Post Orgasmic Chill

Skunk Anansie

Virgin Records, 1999

REVIEW BY: Christopher Thelen

ORIGINALLY PUBLISHED: 08/10/1999

Skunk Anansie is the kind of band that will spark one of two reactions in you. The first is an instant attraction to their music and the dark realism of their music and lyrics. The other is a gape-mouthed, wide-eyed, "What the hell's that!?!?" stare. Beats that could have come right off of a techno record with the lyrical intensity of Nine Inch Nails, all delivered by a cross between Tracy Chapman and Me'Shell Ndegocello's vocal style?

Believe it, buckeroo - Skunk Anansie's third album Post Orgasmic Chill is that kind of a record. Unfortunately, they're not able to keep that level of energy or excellence going throughout this record, resulting in a disc that smacks of what could have been.

The band - vocalist Skin, guitarist Ace, bassist Cass and drummer Mark (boy, is it easy to type these things when no last names are used) - transcends any simple pigeonholing you might want to use regarding their music. Take the lead-off single "Charlie Big Potato": one minute, you're listening to beats that could have been culled from a techno record; the next minute, you're surrounded by riffs and beats that border on alternative rock. It's a twisting, turning ride that rivals any roller coaster you can board.my_heart_sings_the_harmony_web_ad_alt_250

And while it's sometimes difficult to decipher what Skin is saying (even with a lyric sheet - which has a bit of a bizarre layout), tracks like "On My Hotel T.V." send the ride into overdrive vocally. The verbal assault laid down by Skin is a scathing attack both on the labels that can be attached on someone, and the way life on the road can grind someone down.

The difficulty with Post Orgasmic Chill is that Skunk Anansie is not able to sustain that level of intensity for long without some degradation of the sound. While tracks like "The Skank Heads," "Good Things Don't Always Come To You" and "And This Is Nothing That I Thought I Had" do shine, other tracks like "Tracy's Flaw," "You'll Follow Me Down" and "Cheap Honesty" just don't live up to the expectations that Skunk Anansie build up for themselves.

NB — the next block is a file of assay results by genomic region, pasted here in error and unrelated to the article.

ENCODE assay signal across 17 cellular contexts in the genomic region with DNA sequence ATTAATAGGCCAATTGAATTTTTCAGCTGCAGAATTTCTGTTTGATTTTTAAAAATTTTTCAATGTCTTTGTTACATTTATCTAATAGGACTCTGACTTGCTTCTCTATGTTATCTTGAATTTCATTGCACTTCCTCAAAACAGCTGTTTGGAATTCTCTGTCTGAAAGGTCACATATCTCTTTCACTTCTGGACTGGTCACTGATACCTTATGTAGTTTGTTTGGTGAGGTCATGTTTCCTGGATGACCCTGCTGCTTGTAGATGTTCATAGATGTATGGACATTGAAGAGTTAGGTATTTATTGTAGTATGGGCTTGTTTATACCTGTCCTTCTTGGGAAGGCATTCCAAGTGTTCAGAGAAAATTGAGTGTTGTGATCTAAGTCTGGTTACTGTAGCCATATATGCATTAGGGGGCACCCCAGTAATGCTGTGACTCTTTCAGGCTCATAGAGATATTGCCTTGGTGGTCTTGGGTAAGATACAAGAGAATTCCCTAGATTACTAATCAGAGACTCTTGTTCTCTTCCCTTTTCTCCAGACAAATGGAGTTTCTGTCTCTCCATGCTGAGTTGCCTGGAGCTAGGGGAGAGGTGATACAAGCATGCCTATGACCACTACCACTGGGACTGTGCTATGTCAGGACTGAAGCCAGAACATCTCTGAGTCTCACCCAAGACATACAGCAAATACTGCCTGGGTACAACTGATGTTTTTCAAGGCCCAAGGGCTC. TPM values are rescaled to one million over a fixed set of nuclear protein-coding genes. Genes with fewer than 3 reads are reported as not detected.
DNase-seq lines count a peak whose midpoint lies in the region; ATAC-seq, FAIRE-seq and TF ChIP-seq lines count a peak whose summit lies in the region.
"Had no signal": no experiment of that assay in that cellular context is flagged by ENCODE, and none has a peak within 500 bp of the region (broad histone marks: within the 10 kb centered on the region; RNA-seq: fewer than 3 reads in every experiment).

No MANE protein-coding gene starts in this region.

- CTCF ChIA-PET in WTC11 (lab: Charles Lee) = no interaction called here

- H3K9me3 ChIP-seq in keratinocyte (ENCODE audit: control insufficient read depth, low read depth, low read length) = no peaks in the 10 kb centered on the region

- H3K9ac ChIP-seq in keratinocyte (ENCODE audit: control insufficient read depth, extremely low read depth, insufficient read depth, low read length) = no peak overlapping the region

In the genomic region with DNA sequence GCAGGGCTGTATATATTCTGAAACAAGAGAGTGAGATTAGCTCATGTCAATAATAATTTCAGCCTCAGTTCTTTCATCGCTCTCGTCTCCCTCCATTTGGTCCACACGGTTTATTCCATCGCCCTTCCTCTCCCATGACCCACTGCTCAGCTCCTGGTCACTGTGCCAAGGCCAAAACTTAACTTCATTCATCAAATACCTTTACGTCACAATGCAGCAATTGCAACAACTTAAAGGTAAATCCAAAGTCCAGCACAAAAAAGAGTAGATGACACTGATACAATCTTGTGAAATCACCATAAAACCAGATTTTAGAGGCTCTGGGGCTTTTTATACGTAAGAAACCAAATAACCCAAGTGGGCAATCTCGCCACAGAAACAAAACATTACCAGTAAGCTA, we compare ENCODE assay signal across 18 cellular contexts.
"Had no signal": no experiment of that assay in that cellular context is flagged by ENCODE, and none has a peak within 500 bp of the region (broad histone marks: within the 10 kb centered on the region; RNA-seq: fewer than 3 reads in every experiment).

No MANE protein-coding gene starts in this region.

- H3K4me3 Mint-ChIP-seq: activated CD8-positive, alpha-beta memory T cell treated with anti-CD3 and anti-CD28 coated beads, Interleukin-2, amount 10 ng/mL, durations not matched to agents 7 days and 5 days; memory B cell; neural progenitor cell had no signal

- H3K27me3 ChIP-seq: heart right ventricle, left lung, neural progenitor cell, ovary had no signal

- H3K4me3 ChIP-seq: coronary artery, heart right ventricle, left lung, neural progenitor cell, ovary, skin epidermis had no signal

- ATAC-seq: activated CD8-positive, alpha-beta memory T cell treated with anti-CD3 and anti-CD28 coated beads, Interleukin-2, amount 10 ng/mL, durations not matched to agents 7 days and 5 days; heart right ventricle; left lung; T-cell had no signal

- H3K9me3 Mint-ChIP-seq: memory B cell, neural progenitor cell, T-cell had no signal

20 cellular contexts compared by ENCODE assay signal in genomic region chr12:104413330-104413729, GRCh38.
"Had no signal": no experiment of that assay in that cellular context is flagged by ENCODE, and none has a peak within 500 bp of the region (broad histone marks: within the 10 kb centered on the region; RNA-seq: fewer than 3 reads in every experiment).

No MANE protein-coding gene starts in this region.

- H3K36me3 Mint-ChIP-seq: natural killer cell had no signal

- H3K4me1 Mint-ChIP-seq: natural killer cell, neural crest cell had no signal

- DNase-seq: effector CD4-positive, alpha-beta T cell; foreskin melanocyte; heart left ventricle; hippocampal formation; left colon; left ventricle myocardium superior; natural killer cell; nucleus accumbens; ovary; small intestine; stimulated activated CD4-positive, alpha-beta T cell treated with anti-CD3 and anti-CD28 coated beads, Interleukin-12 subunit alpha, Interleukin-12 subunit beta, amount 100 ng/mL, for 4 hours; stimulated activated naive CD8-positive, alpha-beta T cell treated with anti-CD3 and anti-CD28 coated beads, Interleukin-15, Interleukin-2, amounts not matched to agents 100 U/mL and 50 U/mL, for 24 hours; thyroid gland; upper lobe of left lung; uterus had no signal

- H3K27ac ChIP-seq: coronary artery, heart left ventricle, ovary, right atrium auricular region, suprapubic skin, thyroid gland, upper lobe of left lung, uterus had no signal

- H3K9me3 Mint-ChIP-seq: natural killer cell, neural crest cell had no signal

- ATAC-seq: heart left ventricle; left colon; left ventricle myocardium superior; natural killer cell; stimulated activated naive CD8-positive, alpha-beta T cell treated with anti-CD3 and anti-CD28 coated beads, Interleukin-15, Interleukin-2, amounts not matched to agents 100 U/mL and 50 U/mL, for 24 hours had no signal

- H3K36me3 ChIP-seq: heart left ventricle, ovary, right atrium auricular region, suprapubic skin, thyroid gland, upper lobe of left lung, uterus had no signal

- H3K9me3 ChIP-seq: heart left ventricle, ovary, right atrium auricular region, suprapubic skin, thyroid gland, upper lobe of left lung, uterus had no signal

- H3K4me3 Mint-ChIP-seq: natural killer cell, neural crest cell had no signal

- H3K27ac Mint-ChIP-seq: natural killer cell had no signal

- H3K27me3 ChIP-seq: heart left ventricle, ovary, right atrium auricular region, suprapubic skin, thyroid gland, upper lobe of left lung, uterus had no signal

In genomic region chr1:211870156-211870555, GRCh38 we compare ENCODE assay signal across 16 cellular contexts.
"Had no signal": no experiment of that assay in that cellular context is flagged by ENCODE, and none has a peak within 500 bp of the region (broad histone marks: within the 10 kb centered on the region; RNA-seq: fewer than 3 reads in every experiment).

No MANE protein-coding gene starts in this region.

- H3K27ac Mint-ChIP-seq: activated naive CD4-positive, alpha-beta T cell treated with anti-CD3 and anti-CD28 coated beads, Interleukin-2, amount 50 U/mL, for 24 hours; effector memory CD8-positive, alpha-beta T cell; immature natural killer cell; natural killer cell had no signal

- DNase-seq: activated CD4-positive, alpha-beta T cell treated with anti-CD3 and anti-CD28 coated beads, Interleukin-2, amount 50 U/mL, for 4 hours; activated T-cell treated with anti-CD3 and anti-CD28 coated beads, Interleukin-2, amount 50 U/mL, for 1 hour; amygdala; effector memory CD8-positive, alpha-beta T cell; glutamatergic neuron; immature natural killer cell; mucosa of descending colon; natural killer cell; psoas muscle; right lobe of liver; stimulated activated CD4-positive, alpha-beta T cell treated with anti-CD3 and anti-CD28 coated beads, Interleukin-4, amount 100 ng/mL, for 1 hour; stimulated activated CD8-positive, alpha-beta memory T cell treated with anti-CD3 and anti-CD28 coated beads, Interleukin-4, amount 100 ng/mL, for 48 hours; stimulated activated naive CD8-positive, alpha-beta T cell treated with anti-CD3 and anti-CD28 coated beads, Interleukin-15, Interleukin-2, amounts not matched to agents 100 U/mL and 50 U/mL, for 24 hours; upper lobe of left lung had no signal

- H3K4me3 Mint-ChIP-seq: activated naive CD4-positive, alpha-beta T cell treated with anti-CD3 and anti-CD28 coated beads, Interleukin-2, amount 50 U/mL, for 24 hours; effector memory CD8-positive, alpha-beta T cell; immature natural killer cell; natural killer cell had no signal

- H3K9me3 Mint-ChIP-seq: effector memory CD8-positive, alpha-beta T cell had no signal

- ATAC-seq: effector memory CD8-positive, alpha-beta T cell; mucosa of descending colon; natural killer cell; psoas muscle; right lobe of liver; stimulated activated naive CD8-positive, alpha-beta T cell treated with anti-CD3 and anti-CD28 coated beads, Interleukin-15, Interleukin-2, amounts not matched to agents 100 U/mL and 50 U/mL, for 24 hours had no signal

It also takes a bit of time for the musical twists and turns to become natural-sounding to the listener. The first time I tried listening to this disc, it actually overpowered me to the point that I had to turn it off and walk away from it for a day or two. With a little investment of time and effort, Skunk Anansie's style begins to sound natural.

I don't know if the domestic version of this disc will contain it, but the U.K. release (which is what I have to work with) contains an interactive section that includes not only insights on the songs from the band themselves and the now perfunctory Web link, but also the video for "Charlie Big Potato," which is a bizarre trip. Be ye warned.

Post Orgasmic Chill is an intense portrait of a band that demands you accept them on their own terms. If only they were able to maintain a high level of excellence on all their music, this album could have been a juggernaut - but to create any album that powerful is difficult.

Rating: C+

User Rating: Not Yet Rated


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© 1999 Christopher Thelen and The Daily Vault. All rights reserved. Review or any portion may not be reproduced without written permission. Cover art is the intellectual property of Virgin Records, and is used for informational purposes only.